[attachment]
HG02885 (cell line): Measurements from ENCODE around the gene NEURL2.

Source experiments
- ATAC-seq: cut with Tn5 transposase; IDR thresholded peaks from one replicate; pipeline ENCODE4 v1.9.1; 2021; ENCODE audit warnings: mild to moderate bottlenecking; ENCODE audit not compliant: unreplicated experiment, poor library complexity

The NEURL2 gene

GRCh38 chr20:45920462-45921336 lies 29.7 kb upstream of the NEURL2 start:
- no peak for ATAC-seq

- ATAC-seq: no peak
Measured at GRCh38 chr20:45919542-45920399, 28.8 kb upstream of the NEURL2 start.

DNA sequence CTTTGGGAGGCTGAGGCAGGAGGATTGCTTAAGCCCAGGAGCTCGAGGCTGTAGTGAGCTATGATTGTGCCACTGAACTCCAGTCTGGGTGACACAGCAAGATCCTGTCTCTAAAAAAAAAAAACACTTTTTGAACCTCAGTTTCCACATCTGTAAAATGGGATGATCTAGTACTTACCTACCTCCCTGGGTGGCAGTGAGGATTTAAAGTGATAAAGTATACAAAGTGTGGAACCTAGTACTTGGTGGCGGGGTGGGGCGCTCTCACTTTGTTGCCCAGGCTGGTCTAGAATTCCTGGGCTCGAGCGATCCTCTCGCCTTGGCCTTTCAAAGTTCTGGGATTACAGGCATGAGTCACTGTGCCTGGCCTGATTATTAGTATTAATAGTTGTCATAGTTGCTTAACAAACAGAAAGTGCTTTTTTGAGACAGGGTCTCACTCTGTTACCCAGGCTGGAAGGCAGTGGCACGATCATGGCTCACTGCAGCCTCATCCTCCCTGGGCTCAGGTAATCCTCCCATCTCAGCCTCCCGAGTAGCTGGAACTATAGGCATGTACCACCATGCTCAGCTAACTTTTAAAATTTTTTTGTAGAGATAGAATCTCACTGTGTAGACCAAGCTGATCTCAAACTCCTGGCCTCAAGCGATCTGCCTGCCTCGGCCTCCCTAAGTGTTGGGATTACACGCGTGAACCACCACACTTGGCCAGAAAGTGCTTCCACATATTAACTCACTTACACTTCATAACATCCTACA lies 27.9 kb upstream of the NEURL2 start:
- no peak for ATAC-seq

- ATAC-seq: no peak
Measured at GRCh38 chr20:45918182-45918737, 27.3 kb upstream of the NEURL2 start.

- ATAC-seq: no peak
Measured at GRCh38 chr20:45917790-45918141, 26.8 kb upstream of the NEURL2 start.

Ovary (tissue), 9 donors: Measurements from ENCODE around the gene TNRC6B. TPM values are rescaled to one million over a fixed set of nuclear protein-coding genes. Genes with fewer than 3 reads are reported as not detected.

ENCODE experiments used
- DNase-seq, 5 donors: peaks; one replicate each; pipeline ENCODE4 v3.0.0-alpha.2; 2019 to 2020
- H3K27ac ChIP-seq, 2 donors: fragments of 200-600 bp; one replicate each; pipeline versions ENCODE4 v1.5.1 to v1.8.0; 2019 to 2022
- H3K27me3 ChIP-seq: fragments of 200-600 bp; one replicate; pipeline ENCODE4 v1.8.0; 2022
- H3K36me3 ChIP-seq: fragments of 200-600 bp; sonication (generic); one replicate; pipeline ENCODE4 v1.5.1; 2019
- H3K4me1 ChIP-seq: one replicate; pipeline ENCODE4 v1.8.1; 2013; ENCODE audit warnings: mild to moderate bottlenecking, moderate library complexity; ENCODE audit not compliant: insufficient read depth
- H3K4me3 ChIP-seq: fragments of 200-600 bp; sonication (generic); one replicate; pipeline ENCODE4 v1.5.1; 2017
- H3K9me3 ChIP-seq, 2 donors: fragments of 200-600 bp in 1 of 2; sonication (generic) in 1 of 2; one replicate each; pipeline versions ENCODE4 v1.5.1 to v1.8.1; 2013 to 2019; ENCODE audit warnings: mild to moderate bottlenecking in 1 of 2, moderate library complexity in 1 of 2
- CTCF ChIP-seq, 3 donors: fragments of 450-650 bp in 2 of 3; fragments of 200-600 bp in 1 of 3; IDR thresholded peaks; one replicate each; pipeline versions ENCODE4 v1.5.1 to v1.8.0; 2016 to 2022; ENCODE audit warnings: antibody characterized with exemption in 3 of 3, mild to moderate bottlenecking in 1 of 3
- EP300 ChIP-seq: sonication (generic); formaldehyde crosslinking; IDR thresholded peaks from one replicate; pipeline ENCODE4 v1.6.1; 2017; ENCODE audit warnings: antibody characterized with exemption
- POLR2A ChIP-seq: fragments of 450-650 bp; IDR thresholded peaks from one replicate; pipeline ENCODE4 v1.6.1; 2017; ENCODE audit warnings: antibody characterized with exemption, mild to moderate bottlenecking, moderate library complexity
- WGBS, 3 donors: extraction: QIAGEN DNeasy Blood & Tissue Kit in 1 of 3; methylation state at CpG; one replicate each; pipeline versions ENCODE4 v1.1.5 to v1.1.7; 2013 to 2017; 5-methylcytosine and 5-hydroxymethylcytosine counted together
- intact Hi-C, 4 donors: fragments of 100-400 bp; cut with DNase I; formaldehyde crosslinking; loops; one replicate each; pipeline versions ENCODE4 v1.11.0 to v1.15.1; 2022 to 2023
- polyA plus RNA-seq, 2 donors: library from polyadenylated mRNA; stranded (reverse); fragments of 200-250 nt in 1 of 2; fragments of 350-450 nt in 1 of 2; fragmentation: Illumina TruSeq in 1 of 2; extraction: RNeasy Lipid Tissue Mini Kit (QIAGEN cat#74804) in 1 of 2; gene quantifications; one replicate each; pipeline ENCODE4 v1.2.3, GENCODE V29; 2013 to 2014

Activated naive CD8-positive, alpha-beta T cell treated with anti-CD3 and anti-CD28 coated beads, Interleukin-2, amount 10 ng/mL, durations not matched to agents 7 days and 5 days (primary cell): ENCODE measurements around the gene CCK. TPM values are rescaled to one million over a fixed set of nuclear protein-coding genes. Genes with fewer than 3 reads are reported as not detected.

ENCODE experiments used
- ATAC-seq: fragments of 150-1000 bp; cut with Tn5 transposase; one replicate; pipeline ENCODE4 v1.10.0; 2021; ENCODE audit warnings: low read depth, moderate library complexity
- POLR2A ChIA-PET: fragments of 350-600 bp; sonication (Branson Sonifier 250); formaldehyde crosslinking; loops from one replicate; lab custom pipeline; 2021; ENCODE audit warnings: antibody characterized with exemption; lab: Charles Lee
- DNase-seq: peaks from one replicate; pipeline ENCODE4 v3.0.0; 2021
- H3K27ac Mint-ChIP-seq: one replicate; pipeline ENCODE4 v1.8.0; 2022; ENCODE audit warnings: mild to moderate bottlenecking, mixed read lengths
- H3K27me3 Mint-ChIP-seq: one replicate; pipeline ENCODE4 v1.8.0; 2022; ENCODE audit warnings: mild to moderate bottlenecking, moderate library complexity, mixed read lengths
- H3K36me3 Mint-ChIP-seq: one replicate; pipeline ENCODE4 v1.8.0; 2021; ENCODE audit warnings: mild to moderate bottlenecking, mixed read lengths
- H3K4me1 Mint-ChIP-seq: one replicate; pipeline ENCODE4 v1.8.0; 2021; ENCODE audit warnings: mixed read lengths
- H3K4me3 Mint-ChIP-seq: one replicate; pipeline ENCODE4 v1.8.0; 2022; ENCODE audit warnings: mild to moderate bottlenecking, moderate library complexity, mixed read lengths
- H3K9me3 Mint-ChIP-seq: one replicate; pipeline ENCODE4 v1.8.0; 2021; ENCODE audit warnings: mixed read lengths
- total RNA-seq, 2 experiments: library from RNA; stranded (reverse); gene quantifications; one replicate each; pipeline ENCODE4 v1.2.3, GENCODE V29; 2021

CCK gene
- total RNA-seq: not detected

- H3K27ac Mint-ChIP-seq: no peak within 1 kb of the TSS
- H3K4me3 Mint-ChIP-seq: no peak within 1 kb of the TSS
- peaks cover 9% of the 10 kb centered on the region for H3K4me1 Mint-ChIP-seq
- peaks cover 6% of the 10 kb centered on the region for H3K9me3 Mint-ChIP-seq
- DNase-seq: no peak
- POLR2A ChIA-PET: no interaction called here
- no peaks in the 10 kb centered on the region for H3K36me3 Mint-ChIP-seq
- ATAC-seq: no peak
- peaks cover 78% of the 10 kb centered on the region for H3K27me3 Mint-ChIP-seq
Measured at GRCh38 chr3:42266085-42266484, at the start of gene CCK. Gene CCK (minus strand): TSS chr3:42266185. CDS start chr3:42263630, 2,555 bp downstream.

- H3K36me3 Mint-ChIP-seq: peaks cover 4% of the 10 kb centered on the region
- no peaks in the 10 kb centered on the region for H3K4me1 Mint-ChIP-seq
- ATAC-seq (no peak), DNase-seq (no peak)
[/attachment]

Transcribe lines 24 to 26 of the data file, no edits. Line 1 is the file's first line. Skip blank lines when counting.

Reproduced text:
- CTCF ChIP-seq, 3 donors: fragments of 450-650 bp in 2 of 3; fragments of 200-600 bp in 1 of 3; IDR thresholded peaks; one replicate each; pipeline versions ENCODE4 v1.5.1 to v1.8.0; 2016 to 2022; ENCODE audit warnings: antibody characterized with exemption in 3 of 3, mild to moderate bottlenecking in 1 of 3
- EP300 ChIP-seq: sonication (generic); formaldehyde crosslinking; IDR thresholded peaks from one replicate; pipeline ENCODE4 v1.6.1; 2017; ENCODE audit warnings: antibody characterized with exemption
- POLR2A ChIP-seq: fragments of 450-650 bp; IDR thresholded peaks from one replicate; pipeline ENCODE4 v1.6.1; 2017; ENCODE audit warnings: antibody characterized with exemption, mild to moderate bottlenecking, moderate library complexity